Older people often suffer from malnutrition. This is particularly true for hospital patients over 75 years of age who, due to multi-morbidity, consume less food than would be necessary for a good supply of nutrients. An insufficient protein supply affects the functionality of the muscles and can lead to an increased risk of falling for this age group.
A randomised, placebo-controlled, double-blind study from 2012 examined in more detail whether additional protein supply via dietary supplements is beneficial for frail older people. It turned out that the supplemental protein intake did not lead to a change in the muscle mass of the test subjects, but it did indeed lead to a significant improvement in muscle strength.
However, it cannot be concluded whether it makes sense in general to replace a possibly existing protein deficiency with protein preparations in old age. The decision for or against supplementation should always be made in individual cases and if possible with medical advice. Two advantages that protein powder can offer for older patients are the simple preparation and the possible use as a drinking solution.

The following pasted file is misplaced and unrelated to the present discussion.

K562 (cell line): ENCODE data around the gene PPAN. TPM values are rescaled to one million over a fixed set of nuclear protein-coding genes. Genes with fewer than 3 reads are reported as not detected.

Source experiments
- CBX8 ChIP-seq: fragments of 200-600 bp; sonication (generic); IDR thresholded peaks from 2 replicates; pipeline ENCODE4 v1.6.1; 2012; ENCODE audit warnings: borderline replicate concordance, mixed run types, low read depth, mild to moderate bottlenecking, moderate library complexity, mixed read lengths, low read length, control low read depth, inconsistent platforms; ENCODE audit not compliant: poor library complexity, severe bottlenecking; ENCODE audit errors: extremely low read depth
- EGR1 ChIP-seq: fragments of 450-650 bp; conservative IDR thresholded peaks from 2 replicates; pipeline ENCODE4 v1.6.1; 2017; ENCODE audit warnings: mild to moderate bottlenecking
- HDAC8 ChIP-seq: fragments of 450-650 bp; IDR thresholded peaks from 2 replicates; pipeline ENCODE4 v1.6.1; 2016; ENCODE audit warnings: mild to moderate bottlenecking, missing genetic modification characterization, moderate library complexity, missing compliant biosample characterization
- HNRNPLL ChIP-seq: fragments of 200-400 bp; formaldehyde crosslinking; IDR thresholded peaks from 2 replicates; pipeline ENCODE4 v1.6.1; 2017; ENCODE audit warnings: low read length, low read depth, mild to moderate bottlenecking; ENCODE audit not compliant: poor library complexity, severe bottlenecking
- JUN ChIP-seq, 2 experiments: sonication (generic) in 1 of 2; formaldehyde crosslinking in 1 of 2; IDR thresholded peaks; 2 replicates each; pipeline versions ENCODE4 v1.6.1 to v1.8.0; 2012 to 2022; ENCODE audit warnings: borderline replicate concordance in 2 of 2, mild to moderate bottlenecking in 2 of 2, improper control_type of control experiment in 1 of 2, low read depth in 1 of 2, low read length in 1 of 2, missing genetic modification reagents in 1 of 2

Protein powders are available in many different compositions and flavours and have found a strong following not only in professional sports and body building, but also in the fitness and health scene. Their undeniable advantage is that they can deliver the desired amount of protein, which is so important during training, quickly and without complicated preparation.
Protein sources for shakes and powder are naturally occurring food proteins, mainly whey, milk, and egg. Since the demand for animal product-free alternatives for the shaker has increased significantly in recent years, most suppliers now also have vegan protein powder available. Vegan protein powders are usually made from soy or rice.
Whey is the English term and whey protein is probably the best known and most popular of the protein supplements available on the market. The advantage of whey protein is its biological value, which is higher than all other known food proteins. This means that it is converted into the body's own protein very efficiently. In addition to casein, whey is a component of milk, which contains all essential amino acids. Their proteins are α- and β-lactoglobulin, immunoglobulins, proteose peptone and serum albumin. Whey protein is considered effective for building muscle under training conditions.